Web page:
Tag Archives: nestle

Nestle’s Attempts to Woo “Mommy Bloggers” Results in PR Disaster as Company Refuses to Answer Questions

It seems that Nestle’s infant formula division employs tactics eerily similar to those used by their water bottling folks when confronted by inconvenient facts – including those that directly contradict the company’s own spin.

In the bottled water world, Nestle representatives have categorically stated they have never harmed a watershed or aquifer, yet a judge in Michigan clearly disagreed, and the company – faced with yet another losing effort in court – clearly agreed when they capitulated to a lower pumping limit in Mecosta County.

In other words, their representative lied, and it’s a pattern that plays out over and over.

In this case, it reared its head on a diastrous PR program aimed at promoting their products to “mommybloggers” who were wined and dined at a lavish seminar.

The Boycott Nestle Web site (focused on Nestle’s infant formula record [which is abominable]) recounted the whole sordid story:

But critics of the company countered that the event was a public
relations ploy in reaction to an ongoing boycott of Nestle for
marketing baby milk formula as a substitute for breast feeding in
developing countries.
In fact, before the trip, critics reached out to the bloggers invited to California and urged them to not go.
No one canceled.
As
the event got underway, the online conversation quickly turned into an
online battlefield. The company’s Twitter channel was so inundated with
anti-Nestle messages, and nasty accusations aimed at the attendees,
that it was essentially shut down. The company, caught off guard, let
the parents field questions aimed at executives until finally stepping
into the fray.
—Extract ends
I saw
several bloggers say they had been invited to the event and refused to
go. Not the same as canceling, but bloggers on the invitation list were
not all blind to the conflicts of interest in attending, even if
unaware of the boycott.
Nestlé is one of the
four most boycotted companies on the planet, according to an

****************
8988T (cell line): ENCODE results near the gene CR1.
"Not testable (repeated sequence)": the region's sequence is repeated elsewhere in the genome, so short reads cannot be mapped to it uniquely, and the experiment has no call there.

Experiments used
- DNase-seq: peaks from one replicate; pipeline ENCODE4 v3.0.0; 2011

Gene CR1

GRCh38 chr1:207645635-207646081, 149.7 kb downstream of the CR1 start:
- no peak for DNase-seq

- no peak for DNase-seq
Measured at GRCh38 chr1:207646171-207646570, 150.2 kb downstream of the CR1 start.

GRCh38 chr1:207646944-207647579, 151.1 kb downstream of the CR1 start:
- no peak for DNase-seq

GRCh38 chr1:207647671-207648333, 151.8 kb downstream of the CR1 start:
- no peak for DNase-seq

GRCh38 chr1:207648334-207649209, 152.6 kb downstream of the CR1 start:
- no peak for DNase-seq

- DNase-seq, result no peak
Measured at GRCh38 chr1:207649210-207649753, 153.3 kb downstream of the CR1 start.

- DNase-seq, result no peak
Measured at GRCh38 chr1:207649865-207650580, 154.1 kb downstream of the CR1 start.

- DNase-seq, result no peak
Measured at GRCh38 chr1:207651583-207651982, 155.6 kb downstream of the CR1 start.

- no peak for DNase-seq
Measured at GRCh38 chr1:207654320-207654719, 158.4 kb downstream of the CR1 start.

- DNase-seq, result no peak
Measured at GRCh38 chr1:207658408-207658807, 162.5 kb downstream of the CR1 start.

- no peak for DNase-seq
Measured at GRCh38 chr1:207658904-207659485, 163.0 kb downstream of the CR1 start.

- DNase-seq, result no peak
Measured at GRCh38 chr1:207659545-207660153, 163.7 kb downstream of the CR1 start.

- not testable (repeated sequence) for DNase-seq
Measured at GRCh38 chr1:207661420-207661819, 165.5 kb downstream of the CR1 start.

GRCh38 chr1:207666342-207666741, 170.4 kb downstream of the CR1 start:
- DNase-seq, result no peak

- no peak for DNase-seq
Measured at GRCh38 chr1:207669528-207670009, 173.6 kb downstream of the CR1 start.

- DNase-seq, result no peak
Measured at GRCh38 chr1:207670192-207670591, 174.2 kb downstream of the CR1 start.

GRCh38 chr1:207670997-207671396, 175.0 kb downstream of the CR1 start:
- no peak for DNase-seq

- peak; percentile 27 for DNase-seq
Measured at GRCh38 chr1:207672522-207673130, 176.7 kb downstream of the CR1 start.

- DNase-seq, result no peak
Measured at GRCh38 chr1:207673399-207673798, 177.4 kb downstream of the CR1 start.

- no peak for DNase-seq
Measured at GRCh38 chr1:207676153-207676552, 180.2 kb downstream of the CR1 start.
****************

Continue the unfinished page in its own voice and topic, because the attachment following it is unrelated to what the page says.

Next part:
independent survey, because it is found to be responsible for more
violations of the marketing standards for baby foods than any other
company.
The LA Times article is a little lazy
in characterising the posts to the #nestlefamily hashtag as
‘anti-Nestlé messages’ and ‘accusations aimed at the attendees’. The
vast majority of posts were raising concerns about Nestlé practices and
posting links to evidence (I became aware of the event through traffic
to our sites) and responding to specific requests from some attendees
for questions to put to executives, including the Chief Executive of
Nestlé USA.
Nestlé came online briefly and
offered to take questions. I offered to take part in a tweet debate
directly with Nestlé on behalf of Baby Milk Action, but this was not
taken up. Nestlé stayed on line for an hour or so, promising to come
back the next day to respond to questions, but did not.

The fact is Nestlé runs from fora where there are people with the knowledge to challenge its bland assurances that it markets formula ‘ethically and responsibly’ (a claim that the UK Advertising Standards Authority found to be untrue when Nestlé made it in an anti-boycott advertisement). It not only ran from the questions on Twitter, it now refuses to debate with Baby Milk Action, after we won a series of them from 2001 – 2004. Nestlé refused to attend a European Parliament Public Hearing in 2000, when UNICEF Legal Officer was present to address questions regarding interpretation of the marketing requirements Nestlé should be following (Nestlé claims its own interpretation is correct, while dismissing all others, including UNICEF). And Nestlé refuses to even set out its terms and conditions for participating in an independent expert tribunal into its policies and practices.

Nestlé prefers to direct people to its own website and provide written answers, but not defend them when these are scrutinised, perhaps hoping the majority will accept its assurances at face value. Those who do look closer generally come away more shocked and dismayed at Nestlé’s deceit as it tries to defend practices that contribute to the unnecessary death and suffering of infants.

Nestlé’s reticence to engage with informed critics can be understood given how its response to questions put by the PhD in Parenting blog has fueled concerns rather than dissuaded those looking at this issue. Nestlé’s answers have been posted in full on the blog, and can be found via: